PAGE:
This will be a complete scratch built tractor. Some of the components used will be automotive. There was never an 8.8 used in a production tractor. Pulling tractor builders have used everything from 10 bolt GM axles to big semi axles depending on the size of the tractor. The 9" is a popular choice for my size tractor.

This rear axle would NOT hold up on a car. I am hoping to get by with it since I can solid mount the axle tubes AND the center carrier. Hopefully that will stop any breakage where the tubes and center section meet. On a vehicle with suspension the tubes would break from the center section. There is not enough tube insertion length into the housing. There would be room to machine that insertion depth deeper at a cost of reducing the housing strength.
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kb426
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PostPosted: Sat, Feb 14 2015, 6:28 pm    Post subject: Reply with quote

The reason axles are smaller diameter behind the splines is to instill the torsion bar effect. I've tried resplining 9" axles before in a gas dragster. They broke right at the end of the splines. We undercut them for a ways going away from the splines and they lasted alot longer.
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PostPosted: Sat, Feb 14 2015, 7:59 pm    Post subject: Reply with quote

I see no reason you can't add some ribs between the tubes and the center section since they will be welded together. It would make the joint much stronger.
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wayne petty
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PostPosted: Sun, Feb 15 2015, 4:29 am    Post subject: Reply with quote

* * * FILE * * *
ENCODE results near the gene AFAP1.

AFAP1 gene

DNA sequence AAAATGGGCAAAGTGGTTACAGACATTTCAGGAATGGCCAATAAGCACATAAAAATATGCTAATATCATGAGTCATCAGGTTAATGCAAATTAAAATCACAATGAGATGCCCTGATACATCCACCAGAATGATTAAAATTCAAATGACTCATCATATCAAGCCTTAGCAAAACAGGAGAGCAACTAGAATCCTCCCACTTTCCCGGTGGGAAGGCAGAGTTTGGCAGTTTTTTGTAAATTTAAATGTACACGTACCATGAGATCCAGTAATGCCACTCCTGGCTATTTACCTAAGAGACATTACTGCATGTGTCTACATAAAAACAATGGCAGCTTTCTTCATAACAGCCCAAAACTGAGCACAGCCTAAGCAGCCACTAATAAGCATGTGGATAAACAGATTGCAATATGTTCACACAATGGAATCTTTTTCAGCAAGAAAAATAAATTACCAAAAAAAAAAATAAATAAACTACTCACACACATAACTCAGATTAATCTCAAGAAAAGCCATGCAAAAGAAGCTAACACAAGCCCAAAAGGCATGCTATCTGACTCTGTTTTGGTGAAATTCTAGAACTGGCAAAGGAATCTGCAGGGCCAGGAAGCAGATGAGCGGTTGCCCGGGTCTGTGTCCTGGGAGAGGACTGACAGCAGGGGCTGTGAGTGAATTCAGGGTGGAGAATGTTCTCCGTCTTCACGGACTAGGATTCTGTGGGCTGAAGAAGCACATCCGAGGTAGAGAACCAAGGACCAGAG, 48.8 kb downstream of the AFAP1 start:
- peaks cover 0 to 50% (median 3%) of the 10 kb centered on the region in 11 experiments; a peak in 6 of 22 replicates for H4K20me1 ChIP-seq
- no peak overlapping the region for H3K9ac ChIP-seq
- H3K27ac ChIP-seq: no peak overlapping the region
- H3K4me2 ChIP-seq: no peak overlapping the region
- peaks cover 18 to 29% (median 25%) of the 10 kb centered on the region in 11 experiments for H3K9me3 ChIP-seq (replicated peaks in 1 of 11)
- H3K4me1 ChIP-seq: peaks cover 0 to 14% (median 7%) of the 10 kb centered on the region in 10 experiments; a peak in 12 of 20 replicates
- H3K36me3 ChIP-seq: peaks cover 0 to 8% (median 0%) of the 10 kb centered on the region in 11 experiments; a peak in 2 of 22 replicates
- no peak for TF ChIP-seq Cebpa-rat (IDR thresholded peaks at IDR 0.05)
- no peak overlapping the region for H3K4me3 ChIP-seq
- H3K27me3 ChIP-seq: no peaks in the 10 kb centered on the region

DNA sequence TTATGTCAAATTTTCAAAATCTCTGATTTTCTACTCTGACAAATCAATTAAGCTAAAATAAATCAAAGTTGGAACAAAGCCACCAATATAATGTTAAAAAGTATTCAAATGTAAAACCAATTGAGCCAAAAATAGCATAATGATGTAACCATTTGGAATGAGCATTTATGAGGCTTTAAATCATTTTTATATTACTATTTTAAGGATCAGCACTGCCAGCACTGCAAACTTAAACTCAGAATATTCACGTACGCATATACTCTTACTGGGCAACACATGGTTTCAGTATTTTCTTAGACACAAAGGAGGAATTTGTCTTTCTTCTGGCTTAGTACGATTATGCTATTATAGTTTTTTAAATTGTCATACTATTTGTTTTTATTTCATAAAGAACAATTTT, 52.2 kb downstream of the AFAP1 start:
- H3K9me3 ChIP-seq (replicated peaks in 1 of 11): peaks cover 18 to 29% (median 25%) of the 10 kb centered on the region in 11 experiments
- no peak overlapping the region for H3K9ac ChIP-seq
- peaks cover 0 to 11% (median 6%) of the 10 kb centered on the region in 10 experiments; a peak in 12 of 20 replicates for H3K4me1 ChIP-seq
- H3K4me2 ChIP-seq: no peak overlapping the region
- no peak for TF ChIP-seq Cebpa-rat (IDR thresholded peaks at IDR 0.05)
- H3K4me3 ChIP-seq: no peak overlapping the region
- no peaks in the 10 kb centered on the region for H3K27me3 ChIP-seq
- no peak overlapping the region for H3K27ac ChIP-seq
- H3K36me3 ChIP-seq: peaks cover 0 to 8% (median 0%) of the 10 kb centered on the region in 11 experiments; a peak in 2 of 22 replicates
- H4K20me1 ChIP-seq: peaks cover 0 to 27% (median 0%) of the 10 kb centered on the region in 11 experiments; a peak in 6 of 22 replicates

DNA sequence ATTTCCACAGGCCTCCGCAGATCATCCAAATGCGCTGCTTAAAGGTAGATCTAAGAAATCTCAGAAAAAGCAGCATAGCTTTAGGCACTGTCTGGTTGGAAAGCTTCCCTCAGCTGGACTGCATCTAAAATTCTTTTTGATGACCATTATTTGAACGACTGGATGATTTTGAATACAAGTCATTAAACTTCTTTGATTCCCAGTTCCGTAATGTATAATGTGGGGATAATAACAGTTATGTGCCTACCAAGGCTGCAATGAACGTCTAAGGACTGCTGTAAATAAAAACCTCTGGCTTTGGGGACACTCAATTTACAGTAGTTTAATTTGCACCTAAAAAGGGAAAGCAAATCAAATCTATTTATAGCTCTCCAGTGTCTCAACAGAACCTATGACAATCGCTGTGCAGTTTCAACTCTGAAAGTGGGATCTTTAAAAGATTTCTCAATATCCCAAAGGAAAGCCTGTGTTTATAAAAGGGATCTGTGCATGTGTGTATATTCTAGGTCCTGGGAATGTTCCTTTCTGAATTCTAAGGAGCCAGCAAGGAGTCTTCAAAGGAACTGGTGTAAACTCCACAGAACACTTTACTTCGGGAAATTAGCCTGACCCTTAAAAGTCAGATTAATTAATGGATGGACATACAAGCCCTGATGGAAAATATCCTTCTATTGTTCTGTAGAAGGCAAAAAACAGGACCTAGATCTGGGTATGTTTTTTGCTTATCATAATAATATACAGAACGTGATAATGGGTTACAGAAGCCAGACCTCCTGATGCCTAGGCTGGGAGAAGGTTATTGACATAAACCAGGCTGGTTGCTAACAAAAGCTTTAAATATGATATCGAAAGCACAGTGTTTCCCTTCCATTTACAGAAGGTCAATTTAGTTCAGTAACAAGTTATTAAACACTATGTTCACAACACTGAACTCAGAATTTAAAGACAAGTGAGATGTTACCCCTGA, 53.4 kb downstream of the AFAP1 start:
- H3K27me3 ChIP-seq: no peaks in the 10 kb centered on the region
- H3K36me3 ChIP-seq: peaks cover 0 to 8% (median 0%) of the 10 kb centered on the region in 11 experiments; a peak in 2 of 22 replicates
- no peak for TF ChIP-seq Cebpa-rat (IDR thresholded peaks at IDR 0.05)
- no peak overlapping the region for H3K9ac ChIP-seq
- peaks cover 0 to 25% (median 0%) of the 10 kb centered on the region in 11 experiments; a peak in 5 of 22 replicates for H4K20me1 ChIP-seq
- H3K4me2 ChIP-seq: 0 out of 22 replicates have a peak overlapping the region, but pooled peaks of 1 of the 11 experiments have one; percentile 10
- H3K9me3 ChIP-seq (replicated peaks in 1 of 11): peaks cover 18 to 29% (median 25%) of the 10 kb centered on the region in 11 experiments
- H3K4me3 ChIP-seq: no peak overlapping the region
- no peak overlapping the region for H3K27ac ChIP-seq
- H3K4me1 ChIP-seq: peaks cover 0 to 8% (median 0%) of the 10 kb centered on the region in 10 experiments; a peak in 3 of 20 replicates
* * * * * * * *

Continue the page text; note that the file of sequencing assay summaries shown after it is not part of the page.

if its a hard tail install. and i take it that you are using the stock mounting points..

and this is a crazy idea.. did you get the CV Shafts??? why not shorten those and mount conventional hub and bearing assemblies to mount the wheels and brakes on.. these hub and bearing assemblies would be bolted to the frame rails..

if you have a rigid enough frame. you might be able to mount shortened conventional axles right in the diff.. no tubes.. i like the idea of shortened center shafts in a CV axle.

heck.. why not blend the 2.. shove the straight axles into the inner CV joints. this would allow the frame to flex slightly.. mounting the axle outers in some kind of swivel bearing pillow block.. the axles are retained by the disc brakes and the snap rings that hold everything together.

you could also.. get double ended splined axles to do directly from the housing to conventional hub and bearing assemblies.

these are JUST Thoughts. .



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Beck
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PostPosted: Mon, Feb 16 2015, 9:49 pm    Post subject: Reply with quote

Wayne,
I did consider all of your options before starting.

I am using the stock mounting points as in your photos. I removed the rubber bushing at the pinion and made a steel one. The cover mounts will also be solid.

A lot of the vehicles I was looking at had the hubs removed already, and others had bad bearings in them. That kind of scared me. Another concern of using the Explorer hubs was the top mount. It is like the pin of a ball joint. It doesn't provide much turning resistance. I like the hub design of the Lincoln LS better but the wheel bolt circle on those is only 4.25". The axles may be smaller also. The Lincoln LS hubs are aluminum the Explorer are steel.

After much consideration I decided there were more moving parts to rob power so I went with the conventional axle design. I even considered moving the center section forward a little and letting the CV joints angle forward. This would shorten the distance from the axle center line to the hitch hole.

I wasn't sure how much abuse the CV joints could take either.
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PostPosted: Mon, Feb 16 2015, 10:05 pm    Post subject: progress Reply with quote

I am progressing very slowly on the axle.

I have the axle tube machined on the ends for stock 8.8 bearings and seals.

I have made the solid sleeves to install in the center section and axle ends to put a 1.5" solid shaft through for alignment durring assembly.

I am using a posi center section out of a '98, non IRS, Explorer so it has C-clips. I noticed that the axle stub for the C-clip is what locates the spiders. IF you install 9" axles in the 8.8 rear, what locates the spider gears? 2 are on the cross shaft. The other 2 need something.